Fault zones are generally characterized by a damage zone, formed by highly fractured materials, that is seismically characterized by low velocity and rigidity compared to the host rock. Such geometrical setting, coupled with impedance contrast, lead to the development of local amplification of the ground motion and directional effects. In the present study, the results of measurements performed in the lower north-eastern area of Mt. Etna are shown and discussed. Ambient noise data were recorded and processed through the horizontal to vertical spectral ratio technique, setting into evidence directional effects and providing a direct estimate of the polarization angle as well. The data were recorded along and across the Piedimonte-Fiumefreddo fault system, a set of NE-SW trending extensional segmented faults, that is flanked by small conjugate segments and is accompanied by several WNW-ESE oriented minor faults and fractures of the Pernicana fault system.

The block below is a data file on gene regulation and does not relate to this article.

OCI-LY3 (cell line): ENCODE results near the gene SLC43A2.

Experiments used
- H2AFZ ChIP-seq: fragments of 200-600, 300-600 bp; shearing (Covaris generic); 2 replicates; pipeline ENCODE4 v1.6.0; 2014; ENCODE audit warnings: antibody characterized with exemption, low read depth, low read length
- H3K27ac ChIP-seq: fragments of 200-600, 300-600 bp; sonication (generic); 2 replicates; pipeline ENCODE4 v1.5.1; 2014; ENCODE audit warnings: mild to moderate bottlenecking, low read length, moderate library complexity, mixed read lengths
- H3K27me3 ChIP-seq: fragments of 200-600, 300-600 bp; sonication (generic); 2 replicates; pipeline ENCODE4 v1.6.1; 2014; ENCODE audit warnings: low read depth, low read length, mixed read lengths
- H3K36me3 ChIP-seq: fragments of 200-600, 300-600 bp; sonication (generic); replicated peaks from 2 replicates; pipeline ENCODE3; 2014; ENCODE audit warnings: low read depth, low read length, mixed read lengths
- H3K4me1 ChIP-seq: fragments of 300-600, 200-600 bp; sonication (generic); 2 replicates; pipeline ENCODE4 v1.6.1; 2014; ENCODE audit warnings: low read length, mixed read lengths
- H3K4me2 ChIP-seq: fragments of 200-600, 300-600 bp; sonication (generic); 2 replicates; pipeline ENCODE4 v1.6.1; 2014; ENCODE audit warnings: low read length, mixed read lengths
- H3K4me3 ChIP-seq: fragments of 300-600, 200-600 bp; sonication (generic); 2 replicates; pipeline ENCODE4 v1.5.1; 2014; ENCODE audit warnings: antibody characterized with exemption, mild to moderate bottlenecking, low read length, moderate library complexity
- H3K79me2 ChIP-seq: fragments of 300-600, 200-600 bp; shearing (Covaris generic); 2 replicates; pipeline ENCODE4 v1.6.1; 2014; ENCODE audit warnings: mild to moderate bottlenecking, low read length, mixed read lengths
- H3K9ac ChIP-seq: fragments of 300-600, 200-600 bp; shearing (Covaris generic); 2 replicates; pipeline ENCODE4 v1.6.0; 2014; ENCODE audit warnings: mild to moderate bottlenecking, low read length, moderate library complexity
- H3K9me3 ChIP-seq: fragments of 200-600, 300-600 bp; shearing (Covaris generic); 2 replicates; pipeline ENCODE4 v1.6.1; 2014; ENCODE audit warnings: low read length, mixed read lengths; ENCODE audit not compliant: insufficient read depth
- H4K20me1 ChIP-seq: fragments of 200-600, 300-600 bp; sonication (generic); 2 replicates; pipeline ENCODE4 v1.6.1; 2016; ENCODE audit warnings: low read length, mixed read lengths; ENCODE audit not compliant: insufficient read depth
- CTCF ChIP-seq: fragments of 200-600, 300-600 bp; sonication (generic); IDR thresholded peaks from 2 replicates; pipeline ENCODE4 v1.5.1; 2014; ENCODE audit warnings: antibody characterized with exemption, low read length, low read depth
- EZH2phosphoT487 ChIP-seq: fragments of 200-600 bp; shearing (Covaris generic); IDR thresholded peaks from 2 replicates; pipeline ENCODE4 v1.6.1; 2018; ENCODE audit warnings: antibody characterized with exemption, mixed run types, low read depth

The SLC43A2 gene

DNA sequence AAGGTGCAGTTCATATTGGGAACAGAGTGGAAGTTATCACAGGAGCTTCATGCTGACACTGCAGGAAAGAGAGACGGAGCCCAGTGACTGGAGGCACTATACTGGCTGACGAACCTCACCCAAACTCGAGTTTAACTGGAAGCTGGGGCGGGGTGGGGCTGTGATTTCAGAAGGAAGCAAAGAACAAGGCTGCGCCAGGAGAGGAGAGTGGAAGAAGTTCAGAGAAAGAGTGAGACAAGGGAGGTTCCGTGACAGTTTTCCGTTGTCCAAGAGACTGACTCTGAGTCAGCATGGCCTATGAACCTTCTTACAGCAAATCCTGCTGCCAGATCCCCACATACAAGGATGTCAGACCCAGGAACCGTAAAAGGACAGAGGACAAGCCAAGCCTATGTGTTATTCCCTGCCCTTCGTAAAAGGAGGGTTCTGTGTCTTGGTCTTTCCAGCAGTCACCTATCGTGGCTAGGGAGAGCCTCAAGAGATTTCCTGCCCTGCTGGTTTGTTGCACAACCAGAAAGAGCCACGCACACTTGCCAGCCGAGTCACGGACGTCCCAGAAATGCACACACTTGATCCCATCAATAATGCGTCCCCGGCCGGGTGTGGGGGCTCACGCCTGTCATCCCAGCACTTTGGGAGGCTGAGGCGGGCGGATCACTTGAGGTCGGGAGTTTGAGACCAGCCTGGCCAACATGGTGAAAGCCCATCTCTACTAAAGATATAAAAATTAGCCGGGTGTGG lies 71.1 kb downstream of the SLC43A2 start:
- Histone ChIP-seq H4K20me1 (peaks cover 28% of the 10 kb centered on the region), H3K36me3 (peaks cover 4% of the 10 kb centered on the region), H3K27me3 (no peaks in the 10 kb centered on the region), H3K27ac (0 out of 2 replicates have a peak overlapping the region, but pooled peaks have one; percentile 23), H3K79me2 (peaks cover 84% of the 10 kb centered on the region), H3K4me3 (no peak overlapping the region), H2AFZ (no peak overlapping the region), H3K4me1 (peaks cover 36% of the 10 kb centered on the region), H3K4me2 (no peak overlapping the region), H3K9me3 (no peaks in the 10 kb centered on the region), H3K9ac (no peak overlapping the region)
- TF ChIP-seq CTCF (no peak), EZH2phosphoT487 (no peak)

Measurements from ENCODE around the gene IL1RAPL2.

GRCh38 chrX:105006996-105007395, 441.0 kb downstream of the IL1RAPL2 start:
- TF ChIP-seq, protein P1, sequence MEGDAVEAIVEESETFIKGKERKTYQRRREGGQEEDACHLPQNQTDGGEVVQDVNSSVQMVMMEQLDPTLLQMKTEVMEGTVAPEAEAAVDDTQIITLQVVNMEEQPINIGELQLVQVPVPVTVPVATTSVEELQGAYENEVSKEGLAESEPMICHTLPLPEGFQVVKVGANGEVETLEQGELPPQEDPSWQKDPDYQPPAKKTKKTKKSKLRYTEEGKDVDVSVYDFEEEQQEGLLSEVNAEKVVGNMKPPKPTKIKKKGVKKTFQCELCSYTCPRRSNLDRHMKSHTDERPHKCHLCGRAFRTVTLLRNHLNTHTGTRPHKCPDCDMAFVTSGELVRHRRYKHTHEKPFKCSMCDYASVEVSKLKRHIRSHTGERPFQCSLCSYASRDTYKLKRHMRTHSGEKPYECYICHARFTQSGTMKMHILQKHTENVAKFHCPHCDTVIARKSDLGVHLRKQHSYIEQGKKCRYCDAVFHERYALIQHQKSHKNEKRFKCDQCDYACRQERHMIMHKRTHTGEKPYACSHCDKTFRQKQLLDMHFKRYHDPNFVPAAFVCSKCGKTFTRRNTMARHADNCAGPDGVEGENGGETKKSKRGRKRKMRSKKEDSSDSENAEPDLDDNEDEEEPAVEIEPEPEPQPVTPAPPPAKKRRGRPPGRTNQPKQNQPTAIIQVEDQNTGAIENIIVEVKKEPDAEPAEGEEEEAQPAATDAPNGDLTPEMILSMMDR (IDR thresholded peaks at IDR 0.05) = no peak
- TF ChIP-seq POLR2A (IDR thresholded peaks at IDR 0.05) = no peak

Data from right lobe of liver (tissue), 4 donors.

Results point out that in most of the investigated sites the polarization effects are nearly perpendicular with respect to the minor faults, striking WNW-ESE. This highlight that the local extensional deformation field, related to the shear zone of the Pernicana fault system, plays an important role and it appears as the predominant one in the seismic response that characterize this tectonically complicated area.